In addition, the weak job market could also discourage some people from buying homes. According to a report from the government in the previous week, only 80,000 jobs were added by US employers during the month of June, causing the unemployment rate of 8.2 percent to remain the same. This slow job creation leads to less spending of consumers.

There has been a decline in the mortgage rates since they tend to trace the yield on the 10-year Treasury note. Because of the weaker US economy and uncertainty concerning how the Europe debt crisis can be solved, investors buy Treasury securities, which are deemed as harmless investments. When there is a greater demand for Treasury securities, there is a corresponding decrease in the yield.

Why is it Hard to Refinance a Mortgage?

Why is it Hard to Refinance a Mortgage?

Years ago, when the loaning business was not in the crisis it is in today, one thing is always for certain. When the interest rates would drop, the homeowners would refinance their mortgages to be able to take advantage of the lower rates. This would help them save about a hundred bucks in their monthly bills.

However, things do not work that simple anymore. Mortgages rates have been at their lowest now. The average mortgage loan is a 30 year loan at 3.56% rate this is almost 1 percent lower than it used to be last year.As the rates have decreased, the number of refinancing applicants has also fallen for the third time this week.

According to CNBC, the unusual trend is not new, and it may mirror the new reality of housing in the coming years. But there is definitely something you should worry about further about a mortgage than just its rate. If the value of a property has fallen, then it can lead to being declined for a refinanced loan. The government has stretched out the authority of Fannie Mae and Fannie Mac so that they could refinance loans in the Home Affordable Refinance Program. This will allow them to make refinancing transactions to happen by getting rid of constraints on the unequal position of the current market.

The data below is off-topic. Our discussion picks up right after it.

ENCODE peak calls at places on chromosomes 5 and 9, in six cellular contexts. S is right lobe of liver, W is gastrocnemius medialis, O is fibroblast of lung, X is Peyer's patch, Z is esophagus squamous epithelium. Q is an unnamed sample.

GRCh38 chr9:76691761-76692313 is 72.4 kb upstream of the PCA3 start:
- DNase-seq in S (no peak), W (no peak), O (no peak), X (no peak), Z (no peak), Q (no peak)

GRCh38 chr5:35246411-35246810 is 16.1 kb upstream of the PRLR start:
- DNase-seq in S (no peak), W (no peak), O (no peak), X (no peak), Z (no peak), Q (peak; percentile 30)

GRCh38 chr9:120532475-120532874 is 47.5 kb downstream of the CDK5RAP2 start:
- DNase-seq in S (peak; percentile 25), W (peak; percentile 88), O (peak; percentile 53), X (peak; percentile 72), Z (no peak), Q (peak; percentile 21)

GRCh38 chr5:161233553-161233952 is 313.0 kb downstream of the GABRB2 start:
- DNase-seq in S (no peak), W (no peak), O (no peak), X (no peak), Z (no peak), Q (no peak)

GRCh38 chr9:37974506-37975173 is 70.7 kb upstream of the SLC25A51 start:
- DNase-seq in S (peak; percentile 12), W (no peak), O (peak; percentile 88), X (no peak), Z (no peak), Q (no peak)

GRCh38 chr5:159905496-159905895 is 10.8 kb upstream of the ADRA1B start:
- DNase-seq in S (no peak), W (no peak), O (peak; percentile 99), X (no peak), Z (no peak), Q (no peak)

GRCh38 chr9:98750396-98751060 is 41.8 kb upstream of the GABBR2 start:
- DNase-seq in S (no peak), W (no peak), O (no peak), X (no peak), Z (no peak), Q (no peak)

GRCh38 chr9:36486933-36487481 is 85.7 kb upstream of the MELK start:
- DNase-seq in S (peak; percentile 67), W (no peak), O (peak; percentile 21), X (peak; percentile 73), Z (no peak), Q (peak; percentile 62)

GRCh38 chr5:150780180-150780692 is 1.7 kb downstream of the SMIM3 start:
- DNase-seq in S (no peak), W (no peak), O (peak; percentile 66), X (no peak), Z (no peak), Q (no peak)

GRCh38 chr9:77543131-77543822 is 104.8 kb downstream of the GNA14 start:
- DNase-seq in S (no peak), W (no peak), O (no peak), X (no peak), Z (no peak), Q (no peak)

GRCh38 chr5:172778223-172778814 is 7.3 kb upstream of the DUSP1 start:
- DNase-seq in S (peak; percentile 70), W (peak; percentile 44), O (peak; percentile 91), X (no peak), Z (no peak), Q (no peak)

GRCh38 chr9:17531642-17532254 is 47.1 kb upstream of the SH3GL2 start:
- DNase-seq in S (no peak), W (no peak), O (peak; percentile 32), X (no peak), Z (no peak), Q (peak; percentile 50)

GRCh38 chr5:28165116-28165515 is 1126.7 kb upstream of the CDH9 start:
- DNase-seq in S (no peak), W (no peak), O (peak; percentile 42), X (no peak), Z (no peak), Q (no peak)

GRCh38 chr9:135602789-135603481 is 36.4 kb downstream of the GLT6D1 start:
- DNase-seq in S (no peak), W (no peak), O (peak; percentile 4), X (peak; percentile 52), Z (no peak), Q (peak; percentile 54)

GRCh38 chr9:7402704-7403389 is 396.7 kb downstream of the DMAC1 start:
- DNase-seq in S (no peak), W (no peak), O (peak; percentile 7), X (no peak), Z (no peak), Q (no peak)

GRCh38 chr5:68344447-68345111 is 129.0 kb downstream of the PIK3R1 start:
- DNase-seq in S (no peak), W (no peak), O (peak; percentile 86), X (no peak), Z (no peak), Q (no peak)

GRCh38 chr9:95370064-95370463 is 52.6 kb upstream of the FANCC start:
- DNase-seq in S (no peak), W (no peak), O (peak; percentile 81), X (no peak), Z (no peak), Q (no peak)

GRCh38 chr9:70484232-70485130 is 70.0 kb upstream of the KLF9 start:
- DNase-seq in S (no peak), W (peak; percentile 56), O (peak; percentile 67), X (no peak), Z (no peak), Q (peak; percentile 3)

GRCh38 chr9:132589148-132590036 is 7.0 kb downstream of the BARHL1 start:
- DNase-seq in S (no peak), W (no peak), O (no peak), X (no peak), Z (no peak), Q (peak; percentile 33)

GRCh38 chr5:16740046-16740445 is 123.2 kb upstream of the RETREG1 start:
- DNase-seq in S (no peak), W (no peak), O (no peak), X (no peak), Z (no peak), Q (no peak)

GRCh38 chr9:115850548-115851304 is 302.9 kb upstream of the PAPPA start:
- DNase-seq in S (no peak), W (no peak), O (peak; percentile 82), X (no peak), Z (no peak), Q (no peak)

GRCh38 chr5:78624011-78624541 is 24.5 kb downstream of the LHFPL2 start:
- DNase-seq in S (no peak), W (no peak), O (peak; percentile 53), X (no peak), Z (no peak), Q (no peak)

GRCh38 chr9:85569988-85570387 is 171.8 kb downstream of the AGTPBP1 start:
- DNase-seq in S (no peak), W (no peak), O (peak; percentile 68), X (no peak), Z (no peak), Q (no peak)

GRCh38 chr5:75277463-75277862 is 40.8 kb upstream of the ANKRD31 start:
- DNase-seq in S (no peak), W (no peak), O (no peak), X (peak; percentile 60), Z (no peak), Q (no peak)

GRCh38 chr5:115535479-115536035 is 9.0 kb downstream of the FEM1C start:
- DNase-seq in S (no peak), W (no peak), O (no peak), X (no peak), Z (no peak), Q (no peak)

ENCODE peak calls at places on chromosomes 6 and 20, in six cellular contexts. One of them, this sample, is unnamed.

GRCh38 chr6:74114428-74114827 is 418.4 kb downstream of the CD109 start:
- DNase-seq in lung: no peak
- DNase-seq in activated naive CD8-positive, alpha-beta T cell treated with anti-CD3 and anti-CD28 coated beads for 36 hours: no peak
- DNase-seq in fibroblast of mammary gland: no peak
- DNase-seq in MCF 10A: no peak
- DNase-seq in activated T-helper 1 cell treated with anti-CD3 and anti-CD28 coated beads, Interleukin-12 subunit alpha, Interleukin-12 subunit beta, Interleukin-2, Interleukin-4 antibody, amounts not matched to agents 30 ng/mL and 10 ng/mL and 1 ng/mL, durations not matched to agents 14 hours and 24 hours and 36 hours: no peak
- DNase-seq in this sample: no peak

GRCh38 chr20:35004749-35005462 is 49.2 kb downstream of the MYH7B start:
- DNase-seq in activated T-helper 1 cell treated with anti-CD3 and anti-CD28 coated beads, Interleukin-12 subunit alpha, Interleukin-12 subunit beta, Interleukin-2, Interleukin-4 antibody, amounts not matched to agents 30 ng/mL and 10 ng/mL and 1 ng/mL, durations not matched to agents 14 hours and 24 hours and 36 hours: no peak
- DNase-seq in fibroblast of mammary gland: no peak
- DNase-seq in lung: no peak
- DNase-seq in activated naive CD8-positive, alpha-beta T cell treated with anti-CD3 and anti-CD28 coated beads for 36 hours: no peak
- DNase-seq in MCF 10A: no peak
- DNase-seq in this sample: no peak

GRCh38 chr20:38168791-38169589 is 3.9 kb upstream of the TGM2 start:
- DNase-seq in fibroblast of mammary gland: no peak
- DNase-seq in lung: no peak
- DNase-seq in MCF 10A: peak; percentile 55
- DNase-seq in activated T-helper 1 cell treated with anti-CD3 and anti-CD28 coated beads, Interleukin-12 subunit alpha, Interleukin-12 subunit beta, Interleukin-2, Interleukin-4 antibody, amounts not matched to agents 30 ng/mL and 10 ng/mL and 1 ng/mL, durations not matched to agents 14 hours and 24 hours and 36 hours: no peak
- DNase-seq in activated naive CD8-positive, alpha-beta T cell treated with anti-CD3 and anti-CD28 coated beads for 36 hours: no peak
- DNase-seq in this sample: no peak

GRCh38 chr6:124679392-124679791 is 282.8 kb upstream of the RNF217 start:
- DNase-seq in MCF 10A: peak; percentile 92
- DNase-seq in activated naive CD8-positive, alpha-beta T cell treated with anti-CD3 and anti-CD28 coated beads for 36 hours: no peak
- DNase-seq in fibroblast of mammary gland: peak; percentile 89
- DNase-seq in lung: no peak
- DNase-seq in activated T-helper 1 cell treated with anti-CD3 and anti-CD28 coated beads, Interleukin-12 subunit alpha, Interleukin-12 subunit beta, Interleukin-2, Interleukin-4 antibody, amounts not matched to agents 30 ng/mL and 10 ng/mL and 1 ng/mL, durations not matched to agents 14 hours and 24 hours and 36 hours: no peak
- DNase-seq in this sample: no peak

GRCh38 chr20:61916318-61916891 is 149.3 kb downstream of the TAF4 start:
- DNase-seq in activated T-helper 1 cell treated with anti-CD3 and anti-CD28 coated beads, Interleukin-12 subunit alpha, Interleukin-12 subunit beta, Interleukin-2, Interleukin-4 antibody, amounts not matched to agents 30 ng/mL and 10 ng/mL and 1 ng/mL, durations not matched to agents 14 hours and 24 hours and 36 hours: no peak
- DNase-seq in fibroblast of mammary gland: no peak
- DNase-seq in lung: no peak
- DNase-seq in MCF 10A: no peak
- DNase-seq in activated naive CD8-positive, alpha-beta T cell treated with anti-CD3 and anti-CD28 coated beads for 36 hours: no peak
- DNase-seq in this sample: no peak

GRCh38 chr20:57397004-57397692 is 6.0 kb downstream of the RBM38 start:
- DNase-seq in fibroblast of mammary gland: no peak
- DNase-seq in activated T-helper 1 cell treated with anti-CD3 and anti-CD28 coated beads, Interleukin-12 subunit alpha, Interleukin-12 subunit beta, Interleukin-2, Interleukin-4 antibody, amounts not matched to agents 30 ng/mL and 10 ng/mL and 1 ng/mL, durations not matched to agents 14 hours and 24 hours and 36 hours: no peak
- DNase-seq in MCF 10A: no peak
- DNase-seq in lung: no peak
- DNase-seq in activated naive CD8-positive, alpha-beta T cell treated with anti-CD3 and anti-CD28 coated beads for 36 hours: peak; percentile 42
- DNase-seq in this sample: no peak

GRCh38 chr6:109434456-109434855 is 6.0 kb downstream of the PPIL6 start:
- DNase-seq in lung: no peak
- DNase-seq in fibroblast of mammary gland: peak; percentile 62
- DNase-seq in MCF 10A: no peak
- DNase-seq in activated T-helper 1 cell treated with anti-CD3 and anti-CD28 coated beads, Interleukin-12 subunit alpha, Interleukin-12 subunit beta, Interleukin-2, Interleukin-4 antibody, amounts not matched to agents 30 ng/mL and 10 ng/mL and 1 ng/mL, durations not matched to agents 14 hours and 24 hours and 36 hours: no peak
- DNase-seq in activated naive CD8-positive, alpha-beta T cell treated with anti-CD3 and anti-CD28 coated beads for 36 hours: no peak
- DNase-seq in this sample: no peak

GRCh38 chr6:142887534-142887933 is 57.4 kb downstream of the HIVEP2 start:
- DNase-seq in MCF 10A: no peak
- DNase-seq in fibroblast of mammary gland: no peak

Banks are still being cautious with their transactions in mortgages. The Bank of America, JPMorgan Chase, Citigroup and the Wells Fargo are currently revolving around the $25 billion settlement money they have with the state authorities and federal officials. They are trying to avoid being stuck on the same situation in the foreclosure-abuse they had last year. The most civil thing to do is for them to demand higher loans.

So, if you have the opportunity to refinance your loan, do not hesitate to take the opportunity to talk to your lender about it. For it may be able to help you in reducing your liabilities in the mortgage loan in the future.

Subprime Lending Gets New High

Subprime Lending Gets New High

Subprime lending is recovering again in the United States. Although there is still a limited number of subprime mortgages available in the market, because of the large amount of loans that still remain unpaid by home buyers.

Lending to people with less than stellar credit has increased for both auto loans and credit cards, banks are anticipating the number of loans to rise up to $600 billion for car loan purchases in the near future. Lenders are being less tight with car loans because it is surprisingly a profitable business today.

Only 25 percent of lenders think that subprime lending will continue to be profitable in the next few months. Half of them see that this increase will come from automobile loans; this is according to the latest survey released this week.